After the jail stint, and because of Lasiti's anti-FGM activism, the family began offering their house as a safe haven for girls who did not want to be cut. Almost three-dozen girls cycled through the house over the years, though the chief had difficulty providing food and school fees for them. When the Catholic church opened a parish in Ewuaso in 2004, the chief approached the parish to ask them to create a permanent solution for girls who were forced to flee their homes.

Fr. John Fortune, a Rosminian priest from the Institute of Charity, and two sisters from the Daughters of the Heart of Mary, Sr. Ilona Fernandes and Sr. Carol Kimani, started working to build a center in 2010 and opened their doors to the first girls in 2011.

Sr. Jane Wakahiu profiled the Maria Adelaide Center in September 2014 for GSR. The center is home to 17 girls who attend the local government school. They cook for each other every evening and work on traditional beaded projects, including decorated dresses that they use for performing songs and dances they made up about stopping FGM.

Before a girl can move to the center, Chief Nkipai tries to reconcile her with the family, which is always the first step. He and his wife try to extract a promise from the family that they will not carry out the ceremony, explained Lasiti. Sometimes, they are able to come to an agreement, and they have never had an instance of a family reneging on their promise.

But if parents refuse to agree to the chief's demands that they not circumcise the girl against her will, the girl comes to the Maria Adelaide Center.

The first girl to move to the center in 2011 was Nasibo. At the center, she thrived. She is the first girl from the center to attend high school, a boarding school run by the Loreto Sisters in Kitale in Western Kenya.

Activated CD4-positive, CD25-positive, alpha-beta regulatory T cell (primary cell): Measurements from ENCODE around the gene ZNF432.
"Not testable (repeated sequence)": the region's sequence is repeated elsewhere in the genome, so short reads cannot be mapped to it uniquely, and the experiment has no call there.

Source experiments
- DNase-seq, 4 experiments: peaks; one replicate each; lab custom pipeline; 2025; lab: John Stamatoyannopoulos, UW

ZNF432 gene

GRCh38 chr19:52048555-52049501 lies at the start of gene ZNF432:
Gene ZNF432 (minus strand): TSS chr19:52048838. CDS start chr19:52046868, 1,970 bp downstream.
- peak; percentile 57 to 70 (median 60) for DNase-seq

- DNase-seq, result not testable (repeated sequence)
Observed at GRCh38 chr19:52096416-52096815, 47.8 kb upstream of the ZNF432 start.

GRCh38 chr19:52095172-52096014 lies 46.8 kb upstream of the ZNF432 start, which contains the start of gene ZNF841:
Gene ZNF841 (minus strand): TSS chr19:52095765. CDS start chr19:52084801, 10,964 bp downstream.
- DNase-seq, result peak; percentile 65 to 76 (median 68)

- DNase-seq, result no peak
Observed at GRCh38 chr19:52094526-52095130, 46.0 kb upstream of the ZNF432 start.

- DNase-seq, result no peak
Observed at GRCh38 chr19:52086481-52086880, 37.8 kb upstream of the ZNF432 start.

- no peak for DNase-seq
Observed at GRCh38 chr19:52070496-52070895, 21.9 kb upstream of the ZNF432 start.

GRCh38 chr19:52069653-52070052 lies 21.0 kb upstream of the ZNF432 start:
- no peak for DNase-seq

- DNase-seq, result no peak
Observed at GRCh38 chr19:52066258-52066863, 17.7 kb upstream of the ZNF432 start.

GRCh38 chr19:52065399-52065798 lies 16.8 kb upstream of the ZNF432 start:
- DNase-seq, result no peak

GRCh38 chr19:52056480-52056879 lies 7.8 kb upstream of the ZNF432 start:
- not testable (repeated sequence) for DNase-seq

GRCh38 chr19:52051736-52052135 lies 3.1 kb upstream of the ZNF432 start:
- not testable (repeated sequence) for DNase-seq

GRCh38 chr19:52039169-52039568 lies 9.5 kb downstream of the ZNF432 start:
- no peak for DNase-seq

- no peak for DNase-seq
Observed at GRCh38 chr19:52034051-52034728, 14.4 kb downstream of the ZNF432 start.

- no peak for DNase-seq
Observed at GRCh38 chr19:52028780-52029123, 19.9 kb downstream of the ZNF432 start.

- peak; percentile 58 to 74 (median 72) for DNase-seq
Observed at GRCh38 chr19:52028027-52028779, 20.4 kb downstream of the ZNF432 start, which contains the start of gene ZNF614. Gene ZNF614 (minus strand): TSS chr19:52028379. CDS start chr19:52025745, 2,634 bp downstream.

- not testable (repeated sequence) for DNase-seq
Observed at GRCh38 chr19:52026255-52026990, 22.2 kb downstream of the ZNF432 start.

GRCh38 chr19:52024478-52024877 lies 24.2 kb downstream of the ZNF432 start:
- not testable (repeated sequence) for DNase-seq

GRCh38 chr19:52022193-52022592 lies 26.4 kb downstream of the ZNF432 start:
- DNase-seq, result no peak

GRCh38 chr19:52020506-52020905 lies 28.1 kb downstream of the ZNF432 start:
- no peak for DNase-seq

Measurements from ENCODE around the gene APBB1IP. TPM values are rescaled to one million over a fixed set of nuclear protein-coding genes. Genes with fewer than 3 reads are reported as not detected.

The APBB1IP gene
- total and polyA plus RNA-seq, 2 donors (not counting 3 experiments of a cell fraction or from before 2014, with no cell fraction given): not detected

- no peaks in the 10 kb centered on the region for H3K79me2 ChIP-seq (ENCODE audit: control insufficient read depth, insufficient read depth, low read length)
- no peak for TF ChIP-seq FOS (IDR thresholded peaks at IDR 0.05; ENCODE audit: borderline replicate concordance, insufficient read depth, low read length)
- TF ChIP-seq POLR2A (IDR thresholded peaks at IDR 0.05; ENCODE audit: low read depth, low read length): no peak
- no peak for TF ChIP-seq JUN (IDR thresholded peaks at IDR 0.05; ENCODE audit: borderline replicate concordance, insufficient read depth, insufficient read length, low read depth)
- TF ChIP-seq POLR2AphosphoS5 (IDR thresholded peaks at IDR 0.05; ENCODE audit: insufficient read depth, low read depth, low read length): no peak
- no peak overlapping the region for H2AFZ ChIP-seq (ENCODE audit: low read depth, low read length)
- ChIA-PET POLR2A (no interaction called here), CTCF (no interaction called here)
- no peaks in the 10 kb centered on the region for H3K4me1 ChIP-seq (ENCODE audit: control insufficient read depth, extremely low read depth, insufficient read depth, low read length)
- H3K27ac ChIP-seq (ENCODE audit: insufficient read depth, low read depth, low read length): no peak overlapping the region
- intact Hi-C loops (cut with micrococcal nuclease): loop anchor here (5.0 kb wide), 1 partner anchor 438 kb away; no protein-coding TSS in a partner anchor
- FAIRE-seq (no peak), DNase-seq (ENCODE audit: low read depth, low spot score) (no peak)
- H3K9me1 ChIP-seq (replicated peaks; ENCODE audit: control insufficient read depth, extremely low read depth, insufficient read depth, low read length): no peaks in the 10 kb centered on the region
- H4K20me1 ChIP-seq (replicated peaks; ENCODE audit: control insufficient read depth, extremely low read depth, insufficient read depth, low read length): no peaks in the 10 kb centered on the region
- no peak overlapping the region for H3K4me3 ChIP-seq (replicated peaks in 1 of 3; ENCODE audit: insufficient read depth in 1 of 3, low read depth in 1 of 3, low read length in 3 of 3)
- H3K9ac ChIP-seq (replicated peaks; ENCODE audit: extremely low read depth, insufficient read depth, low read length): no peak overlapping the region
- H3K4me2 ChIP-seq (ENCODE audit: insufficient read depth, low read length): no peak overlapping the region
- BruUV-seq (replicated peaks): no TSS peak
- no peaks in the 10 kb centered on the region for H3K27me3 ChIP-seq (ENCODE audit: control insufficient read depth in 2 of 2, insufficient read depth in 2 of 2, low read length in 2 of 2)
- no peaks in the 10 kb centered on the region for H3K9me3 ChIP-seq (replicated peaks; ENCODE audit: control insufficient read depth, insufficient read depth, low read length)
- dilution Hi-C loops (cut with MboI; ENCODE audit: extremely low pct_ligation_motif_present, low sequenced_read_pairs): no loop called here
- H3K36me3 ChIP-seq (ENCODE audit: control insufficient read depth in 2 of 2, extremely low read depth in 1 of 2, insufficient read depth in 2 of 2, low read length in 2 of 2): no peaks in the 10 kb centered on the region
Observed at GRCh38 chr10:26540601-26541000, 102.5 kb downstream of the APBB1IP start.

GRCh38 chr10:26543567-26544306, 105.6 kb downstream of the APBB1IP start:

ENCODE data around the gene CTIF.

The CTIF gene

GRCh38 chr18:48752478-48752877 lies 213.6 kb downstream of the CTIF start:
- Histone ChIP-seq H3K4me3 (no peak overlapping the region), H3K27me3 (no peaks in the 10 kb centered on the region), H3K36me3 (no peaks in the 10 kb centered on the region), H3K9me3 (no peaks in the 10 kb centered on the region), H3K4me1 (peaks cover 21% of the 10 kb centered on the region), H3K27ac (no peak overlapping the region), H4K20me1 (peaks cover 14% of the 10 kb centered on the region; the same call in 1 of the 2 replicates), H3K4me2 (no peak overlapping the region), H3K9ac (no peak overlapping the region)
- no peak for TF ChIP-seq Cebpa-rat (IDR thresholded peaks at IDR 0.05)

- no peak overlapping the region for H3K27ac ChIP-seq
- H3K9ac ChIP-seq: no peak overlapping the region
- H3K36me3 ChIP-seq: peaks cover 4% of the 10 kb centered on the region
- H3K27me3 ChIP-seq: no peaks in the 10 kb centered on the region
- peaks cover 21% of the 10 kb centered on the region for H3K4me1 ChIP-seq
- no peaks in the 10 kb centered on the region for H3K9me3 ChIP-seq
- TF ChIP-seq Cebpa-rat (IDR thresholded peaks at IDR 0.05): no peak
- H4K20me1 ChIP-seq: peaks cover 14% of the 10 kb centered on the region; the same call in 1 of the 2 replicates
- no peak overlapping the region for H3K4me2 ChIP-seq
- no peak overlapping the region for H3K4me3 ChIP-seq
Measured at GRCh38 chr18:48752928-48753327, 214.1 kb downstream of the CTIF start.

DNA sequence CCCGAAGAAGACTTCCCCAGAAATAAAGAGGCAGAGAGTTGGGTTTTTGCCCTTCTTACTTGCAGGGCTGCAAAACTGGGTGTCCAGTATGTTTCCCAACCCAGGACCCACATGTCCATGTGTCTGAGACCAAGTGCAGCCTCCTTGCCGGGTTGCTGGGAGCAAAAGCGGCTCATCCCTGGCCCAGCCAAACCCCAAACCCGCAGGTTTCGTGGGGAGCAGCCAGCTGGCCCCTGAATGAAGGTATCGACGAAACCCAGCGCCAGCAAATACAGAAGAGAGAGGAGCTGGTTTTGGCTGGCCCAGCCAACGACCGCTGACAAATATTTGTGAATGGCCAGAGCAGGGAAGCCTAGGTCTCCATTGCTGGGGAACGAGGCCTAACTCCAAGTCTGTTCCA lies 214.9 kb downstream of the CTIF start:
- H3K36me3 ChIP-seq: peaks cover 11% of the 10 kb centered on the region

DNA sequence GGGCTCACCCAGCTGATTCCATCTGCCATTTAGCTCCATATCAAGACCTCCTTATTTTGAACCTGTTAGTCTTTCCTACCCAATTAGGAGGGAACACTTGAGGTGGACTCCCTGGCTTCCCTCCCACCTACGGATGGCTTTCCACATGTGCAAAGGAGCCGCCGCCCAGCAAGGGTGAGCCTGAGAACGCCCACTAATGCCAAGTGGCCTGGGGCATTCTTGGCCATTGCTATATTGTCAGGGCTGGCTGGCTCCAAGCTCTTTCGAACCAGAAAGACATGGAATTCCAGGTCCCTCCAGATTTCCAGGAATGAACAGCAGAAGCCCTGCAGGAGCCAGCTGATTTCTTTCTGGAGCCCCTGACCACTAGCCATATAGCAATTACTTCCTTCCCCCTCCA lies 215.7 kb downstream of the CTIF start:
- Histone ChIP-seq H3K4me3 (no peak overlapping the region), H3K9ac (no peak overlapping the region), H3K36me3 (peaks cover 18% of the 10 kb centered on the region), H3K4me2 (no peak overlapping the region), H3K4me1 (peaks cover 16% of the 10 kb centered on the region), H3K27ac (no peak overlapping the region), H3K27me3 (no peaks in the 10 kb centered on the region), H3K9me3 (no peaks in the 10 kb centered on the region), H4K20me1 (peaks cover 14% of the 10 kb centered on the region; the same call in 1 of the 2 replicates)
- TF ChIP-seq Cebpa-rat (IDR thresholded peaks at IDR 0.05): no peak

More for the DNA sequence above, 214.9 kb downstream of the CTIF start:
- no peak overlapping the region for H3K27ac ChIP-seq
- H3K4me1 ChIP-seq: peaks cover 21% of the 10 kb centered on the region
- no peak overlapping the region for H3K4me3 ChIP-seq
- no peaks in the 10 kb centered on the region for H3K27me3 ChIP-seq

"We call her our pioneer," explained Sekento, who used to work with the NGO Compassion International. For the last four years Sekento has worked as a coordinator at the Maria Adelaide Center and is known as "Mama Grace."

When GSR visited Ewuaso nearly a year ago, Sekento had just returned from a 12-hour round-trip to visit Nasibo at the school during an awards ceremony, acting the role of a parent. "She was the best girl in business class and received so many awards, I took a lot of photos!" said Sekento, beaming like a proud mother.

Nasibo was ranked third in her school, and 215th out of 6,000 students in Kitale.

She graduated on Nov. 6, 2015, and hopes to study accounting at the University of Nairobi, if she can secure funding.

Some girls from the Masai tribe who live at the Maria Adelaide Center. (GSR photo / Melanie Lidman)

Nasibo's academic success if the best proof for the community that uncircumcised women can excel. Traditional elders argue that women must be circumcised in order to be successful. The girls at the center, who are all excelling in their studies, obliterate this argument.

"We ourselves are the examples," explained Lasiti. "When I go [to the community] I tell them, I said no to FGM. I have not passed through that. They see me, and they can see that I'm OK. And they see my daughters who are not cut. One of my daughters is a nurse, the other is an accountant."

The center has empowered the girls, as well as another subset of the community: local men who oppose the practice.